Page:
Previous postings have discussed James I infatuation with George Villiers, Duke of Buckingham. The Duke was extremely handsome, and had the king wrapped around his finger. (For more speculation this relationship, please see this post: http://www.historynaked.com/homosexuality-throne-england-part-3/ ) The king called him “Steenie”, which was short for Stephen as the Duke bore a resemblance to a painting of St. Stephen. Prince Charles, eventually King Charles I, was more reserved than his father so it was difficult to judge how Buckingham and the Prince got along. However, together they did manage to embark on one of the larger fool’s errands in English history.
James was angling for a betrothal for Prince Charles with the Infanta of Spain. English/Spanish marriages did not have the greatest track record- Henry VIII and Catherine of Aragon, Mary I and Philip- but James pushed on. There was a minor problem with James’ son in law, Frederick attempting to claim the throne of Bohemia. In 1618, the Protestant Estates underlined their opposition to a Catholic nominee by throwing people out the window. They offered up the throne to any aspiring Protestant prince, and Frederick jumped in 1619. In the end Frederick lost Bohemia to the Catholic Holy Roman Emperor and his home country of the Palatinate to the Spanish. Rather awkward during marriage negotiations with Frederick’s brother in law. However, the Spanish assured James they were only in the Palatinate to make sure Frederick left Bohemia. They just conveniently forgot to give it back. But James swallowed the ridiculous story and pressed on with the marriage negotiations.
The Duke and the Prince came up with the brilliant idea of travelling to Spain to convince the Infanta in person to become his bride. Sending the heir to the throne with a small retinue to a hostile country. This might be the dumbest plan ever conceived. However, James was so intent on avoiding a war with Spain he agreed. In a letter to Buckingham, he called him “my sweete boyes and deare ventrouse Knights worthy to be putt in a new romanse.” James may have gone round the bend at this point.
The plan was like something out of a bad movie. The two came up with the unbelievably bad pseudonyms of “Tom and Jack Smith” and traveled complete with disguises. Unfortunately, these were only false beards, which fell off en route. They made it to Madrid and Charles was dead set on climbing the garden wall to see his future bride. I believe the two of them didn’t have the sense God gave a goose between them. The Spanish on the other hand were laughing fit to kill at the farce. They were in the catbird seat, as they now had the heir to the throne and the King’s favorite in their control. The perfect hostages. Knowing that James must be desperate for the marriage to allow these to go on this madcap journey, the Spanish writing every demand they could think of into the marriage contract. They insisted there would be a publicly protected Catholic Church in England where the Infanta could practice her religion and that said church would be open to the public for worship. The also wrote in that Charles would be required to take instruction in the Catholic faith from the Infanta’s chaplain, and the religious education of any heirs would be in the charge of the Infanta and her staff until their adolescence. What they were asking for in essence was heirs to the throne to be raised Catholic and King Charles to be instructed in Catholicism. This was a bombshell in proudly Protestant England.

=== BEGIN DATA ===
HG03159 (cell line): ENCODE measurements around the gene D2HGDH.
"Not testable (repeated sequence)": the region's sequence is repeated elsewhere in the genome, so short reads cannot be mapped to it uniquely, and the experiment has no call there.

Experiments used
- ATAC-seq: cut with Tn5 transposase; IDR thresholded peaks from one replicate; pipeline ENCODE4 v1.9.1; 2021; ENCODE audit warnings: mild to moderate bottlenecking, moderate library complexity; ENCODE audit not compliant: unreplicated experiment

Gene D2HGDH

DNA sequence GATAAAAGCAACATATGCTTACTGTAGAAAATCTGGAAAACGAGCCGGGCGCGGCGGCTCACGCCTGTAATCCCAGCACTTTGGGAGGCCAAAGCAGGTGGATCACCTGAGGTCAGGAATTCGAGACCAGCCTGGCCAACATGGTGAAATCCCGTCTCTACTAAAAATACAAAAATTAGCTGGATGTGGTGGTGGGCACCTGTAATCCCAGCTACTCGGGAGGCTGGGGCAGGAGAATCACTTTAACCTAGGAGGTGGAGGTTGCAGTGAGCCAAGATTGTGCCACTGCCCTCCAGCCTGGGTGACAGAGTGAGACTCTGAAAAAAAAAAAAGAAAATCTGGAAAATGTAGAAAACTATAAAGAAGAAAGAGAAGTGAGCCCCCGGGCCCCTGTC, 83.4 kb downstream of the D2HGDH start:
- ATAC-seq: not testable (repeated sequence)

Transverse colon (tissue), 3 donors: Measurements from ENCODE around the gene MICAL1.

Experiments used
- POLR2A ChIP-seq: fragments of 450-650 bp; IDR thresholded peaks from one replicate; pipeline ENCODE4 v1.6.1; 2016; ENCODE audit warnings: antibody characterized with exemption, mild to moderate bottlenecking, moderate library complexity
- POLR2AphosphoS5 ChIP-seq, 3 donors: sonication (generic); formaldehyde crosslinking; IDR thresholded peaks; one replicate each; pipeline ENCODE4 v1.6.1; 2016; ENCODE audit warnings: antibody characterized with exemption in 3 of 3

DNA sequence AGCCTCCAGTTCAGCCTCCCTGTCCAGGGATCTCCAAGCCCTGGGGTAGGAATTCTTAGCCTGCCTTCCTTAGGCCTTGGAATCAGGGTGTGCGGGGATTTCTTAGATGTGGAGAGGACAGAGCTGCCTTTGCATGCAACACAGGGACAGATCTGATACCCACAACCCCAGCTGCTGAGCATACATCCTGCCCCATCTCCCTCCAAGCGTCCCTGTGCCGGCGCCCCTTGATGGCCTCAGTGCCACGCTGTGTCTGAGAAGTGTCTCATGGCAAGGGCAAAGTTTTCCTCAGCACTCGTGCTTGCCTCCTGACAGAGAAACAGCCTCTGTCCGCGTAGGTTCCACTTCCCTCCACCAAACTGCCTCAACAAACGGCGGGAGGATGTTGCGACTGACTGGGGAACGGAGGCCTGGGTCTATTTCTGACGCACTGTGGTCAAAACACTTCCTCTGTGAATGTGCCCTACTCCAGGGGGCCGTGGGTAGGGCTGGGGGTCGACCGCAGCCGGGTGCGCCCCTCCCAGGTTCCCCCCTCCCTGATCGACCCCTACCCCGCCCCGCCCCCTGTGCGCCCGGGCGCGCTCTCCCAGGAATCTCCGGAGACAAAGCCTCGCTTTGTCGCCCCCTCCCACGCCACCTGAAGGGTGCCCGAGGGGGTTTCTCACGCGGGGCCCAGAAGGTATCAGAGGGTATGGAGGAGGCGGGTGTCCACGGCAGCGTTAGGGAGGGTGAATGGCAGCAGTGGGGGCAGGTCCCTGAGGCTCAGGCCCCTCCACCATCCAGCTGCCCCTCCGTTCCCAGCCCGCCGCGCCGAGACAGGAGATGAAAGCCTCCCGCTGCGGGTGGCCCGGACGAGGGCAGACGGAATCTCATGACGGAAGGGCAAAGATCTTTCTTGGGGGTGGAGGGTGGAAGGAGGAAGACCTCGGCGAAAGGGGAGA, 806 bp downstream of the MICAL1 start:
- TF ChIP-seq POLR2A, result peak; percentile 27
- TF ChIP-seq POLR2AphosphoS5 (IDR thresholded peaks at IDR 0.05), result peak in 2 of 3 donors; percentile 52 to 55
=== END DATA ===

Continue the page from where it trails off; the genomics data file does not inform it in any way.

The Spanish went on to say that the marriage treaty would be under a one year trial period where Charles would stay in Madrid and James and his government would have to align their policy to Spain’s liking. Finally, James woke up and realized this was an extraordinarily bad deal. Whether he had an epiphany that he was being played, or was genuinely frightened he would not see he his beloved “Steenie” or “babie Charles” again no one is sure. However, it was enough to galvanize him into action.
Luckily, Charles and Buckingham were becoming rapidly disenchanted with their stay in Spain. They figured out they were being treated not as honored guests but as hostages and were duly humiliated. Also, there were tensions between the Spanish and the English party as Sir Edmund Verney had struck a priest in the face when he attempted to administer Catholic last rites to a dying English page. It was time to go. They blithely agreed to whatever the Spanish suggested and then once on the ship home made it clear they were not holding with anything they signed.
Buckingham and Charles spun the whole trip into a Protestant triumph instead of a Spanish farce. When Charles returned home in October 1623 bells were rung and bonfires lit in celebration. The country prepared for war with Spain remembering the blow they struck to the Armada in Elizabeth’s time. However, this time things did not go as smoothly and the army got the plague before they could even land in continental Europe. Of the 12,000 men they had recruited only 3,000 made it to Zeeland. They had to slink home in defeat.
Charles eventually married a French princess to gang up on Spain. However, that caused its own problems, and that is another post.
Sources available on request